Easter 2015: When is it and why does the date change every year?

It's all down to the solar and lunar calendars

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The Independent Online

This year Easter Day falls on 5 April but the date can vary by more than a month.

It’s all about our calendars

The question of Easter comes down to a matter of calendars: specifically, the Egyptian and the Hebrew.

The Egyptian version was based on the movement of the sun, which they passed on through Roman and then Christian cultures to become the modern standard. However, the Jewish calendar is based on the phases of the moon (as is the Muslim calendar).

Right. So, why does this affect when I get to eat chocolate?

It’s important because Easter is an attempt to bring together the solar (adopted by Christianity) and lunar (retained by the Jewish faith).

According to the Bible, Jesus was crucified on a Friday, known as Good Friday, but rose from the dead on the third day, which was a Sunday, and when Christians decided to celebrate with a feast day.

Their celebrations crossed over with the Jewish festival of Passover, which was fixed by the first full moon following the vernal equinox, the spring date when day and night are of equal length.

Problems occur because – very briefly – the lunar and solar calendars are different lengths and hugely complicated to calculate together accurately.

Who’s tried?

A bunch of people, but the one we care about is the decision made by the First Council of Nicea, which convened in AD325.

Nicea? Something from the Da Vinci Code ringing a bell here.

Take Dan Brown out of it.

This was a group of Christian bishops, gathered together in Nicea by the Roman Emperor Constantine, who thrashed out some of what we now assume to be the basic pillars of Christianity – including the date of Easter and the thorny question regarding the nature of the relationship between the Son of God and his father.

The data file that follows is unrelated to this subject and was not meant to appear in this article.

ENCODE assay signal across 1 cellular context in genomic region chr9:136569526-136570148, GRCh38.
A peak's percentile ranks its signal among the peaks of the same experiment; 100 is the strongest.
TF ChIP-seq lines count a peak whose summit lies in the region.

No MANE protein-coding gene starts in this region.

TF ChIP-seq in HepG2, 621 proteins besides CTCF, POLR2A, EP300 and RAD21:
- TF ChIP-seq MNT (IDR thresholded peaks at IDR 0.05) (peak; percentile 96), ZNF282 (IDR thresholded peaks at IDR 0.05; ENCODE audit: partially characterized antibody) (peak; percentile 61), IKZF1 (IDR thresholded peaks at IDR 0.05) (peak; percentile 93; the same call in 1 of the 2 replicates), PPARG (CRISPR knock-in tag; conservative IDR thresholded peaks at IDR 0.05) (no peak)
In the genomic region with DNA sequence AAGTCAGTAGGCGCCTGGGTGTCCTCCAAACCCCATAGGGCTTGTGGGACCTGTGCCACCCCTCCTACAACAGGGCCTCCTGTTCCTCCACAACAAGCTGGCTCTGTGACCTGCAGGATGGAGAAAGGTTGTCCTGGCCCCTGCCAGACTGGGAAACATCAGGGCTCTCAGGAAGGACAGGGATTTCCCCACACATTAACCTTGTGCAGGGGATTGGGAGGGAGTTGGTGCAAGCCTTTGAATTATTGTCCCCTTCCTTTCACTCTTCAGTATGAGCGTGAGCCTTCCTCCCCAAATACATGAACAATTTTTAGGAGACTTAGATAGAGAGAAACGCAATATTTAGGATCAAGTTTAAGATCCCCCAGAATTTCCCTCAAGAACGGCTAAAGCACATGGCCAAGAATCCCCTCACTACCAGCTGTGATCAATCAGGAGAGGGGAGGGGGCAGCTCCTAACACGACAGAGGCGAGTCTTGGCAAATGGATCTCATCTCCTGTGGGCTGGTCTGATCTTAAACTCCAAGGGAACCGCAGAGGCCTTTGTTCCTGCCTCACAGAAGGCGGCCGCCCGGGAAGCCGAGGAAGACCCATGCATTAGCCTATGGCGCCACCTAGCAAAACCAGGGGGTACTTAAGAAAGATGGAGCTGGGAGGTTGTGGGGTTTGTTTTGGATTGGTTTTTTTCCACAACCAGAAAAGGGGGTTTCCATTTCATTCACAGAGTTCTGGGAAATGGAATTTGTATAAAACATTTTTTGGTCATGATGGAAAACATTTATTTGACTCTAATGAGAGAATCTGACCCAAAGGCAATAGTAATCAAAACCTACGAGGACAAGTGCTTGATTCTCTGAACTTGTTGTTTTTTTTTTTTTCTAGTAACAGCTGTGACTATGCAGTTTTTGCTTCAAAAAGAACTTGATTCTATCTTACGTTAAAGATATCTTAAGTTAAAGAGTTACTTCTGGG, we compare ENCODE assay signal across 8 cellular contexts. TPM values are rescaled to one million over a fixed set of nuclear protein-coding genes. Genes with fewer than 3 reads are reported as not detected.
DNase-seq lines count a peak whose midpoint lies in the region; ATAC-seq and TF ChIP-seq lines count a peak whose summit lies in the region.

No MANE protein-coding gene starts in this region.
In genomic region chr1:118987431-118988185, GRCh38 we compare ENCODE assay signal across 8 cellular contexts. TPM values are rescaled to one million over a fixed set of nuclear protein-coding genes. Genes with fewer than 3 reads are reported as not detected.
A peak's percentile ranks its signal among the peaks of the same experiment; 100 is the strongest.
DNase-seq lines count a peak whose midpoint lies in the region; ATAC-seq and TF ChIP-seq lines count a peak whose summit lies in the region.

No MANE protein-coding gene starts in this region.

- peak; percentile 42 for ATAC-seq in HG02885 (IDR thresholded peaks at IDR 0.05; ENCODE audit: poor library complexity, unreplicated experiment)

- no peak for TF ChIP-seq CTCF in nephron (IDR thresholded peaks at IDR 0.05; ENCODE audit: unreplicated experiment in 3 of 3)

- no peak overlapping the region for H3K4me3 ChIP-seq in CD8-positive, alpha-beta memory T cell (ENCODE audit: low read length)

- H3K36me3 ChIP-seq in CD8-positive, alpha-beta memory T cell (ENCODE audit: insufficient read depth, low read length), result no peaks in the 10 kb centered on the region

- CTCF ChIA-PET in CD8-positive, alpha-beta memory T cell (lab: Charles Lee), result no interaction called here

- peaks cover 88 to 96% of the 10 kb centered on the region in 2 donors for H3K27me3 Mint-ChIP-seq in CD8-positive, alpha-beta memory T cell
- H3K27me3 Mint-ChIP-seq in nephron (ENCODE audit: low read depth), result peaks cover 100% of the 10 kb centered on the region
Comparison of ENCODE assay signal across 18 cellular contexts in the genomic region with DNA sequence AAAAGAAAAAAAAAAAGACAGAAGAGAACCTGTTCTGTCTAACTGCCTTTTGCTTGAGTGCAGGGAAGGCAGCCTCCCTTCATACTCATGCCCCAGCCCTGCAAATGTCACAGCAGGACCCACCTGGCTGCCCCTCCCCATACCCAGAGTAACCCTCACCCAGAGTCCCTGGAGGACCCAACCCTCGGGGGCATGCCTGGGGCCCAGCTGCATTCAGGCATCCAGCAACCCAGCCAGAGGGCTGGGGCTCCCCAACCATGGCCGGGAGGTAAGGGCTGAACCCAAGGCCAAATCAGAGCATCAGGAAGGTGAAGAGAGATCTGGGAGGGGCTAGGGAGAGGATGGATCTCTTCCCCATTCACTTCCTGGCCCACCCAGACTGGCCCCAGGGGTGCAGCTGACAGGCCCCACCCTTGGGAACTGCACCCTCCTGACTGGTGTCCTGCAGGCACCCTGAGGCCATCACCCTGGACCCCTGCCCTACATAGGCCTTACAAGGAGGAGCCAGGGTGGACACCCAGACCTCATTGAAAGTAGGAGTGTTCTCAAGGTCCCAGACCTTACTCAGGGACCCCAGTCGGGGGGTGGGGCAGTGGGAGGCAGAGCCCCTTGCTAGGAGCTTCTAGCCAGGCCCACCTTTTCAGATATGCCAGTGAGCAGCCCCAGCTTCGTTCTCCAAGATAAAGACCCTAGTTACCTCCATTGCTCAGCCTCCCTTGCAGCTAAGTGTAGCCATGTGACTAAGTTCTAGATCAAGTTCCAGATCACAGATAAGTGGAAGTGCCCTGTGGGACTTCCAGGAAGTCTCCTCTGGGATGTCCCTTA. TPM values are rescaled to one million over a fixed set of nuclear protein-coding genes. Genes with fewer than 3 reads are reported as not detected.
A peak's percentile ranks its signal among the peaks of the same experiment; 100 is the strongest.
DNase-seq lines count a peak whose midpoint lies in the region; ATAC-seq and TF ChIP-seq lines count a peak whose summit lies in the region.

The bishops decided that Easter would be held on the Sunday after the first full moon of March, on or after the vernal equinox, which they fixed on 21 March. Should the equinox fall on the Sunday then Easter is delayed by a full week to the following Sunday.

So that was that, then? No more problems.

Unfortunately, the calculations were ever so slightly out – the vernal equinox now occurs on 20 March – and the established timetable does not perfectly align with the actual astronomical full moon.

Also many Christians, including Rome until the 6 century, actually ignored the ruling for centuries.

However, thanks in part to the decisions of these men, Easter can fall on any date between 22 March and 25 April for the Western Christian church (more on that later) and can occur before Passover.

This is an incredibly rare occurrence: the last time it happened was in 1818 and the next time it will occur is 2285.

Should the full moon occur on March 20, then the next full moon will be 18 April. This triggers a special rule and Easter is celebrated the following Sunday on 25 April.

OK, got that. Anything else?

Well, yes, actually. All of the above is only relevant if you are part of the Western Christianity. Eastern Christian beliefs follow different dates. They follow the dates laid down by Julius Caesar (called the Julian calendar) and is roughly 11 days behind our own – Gregorian – dates.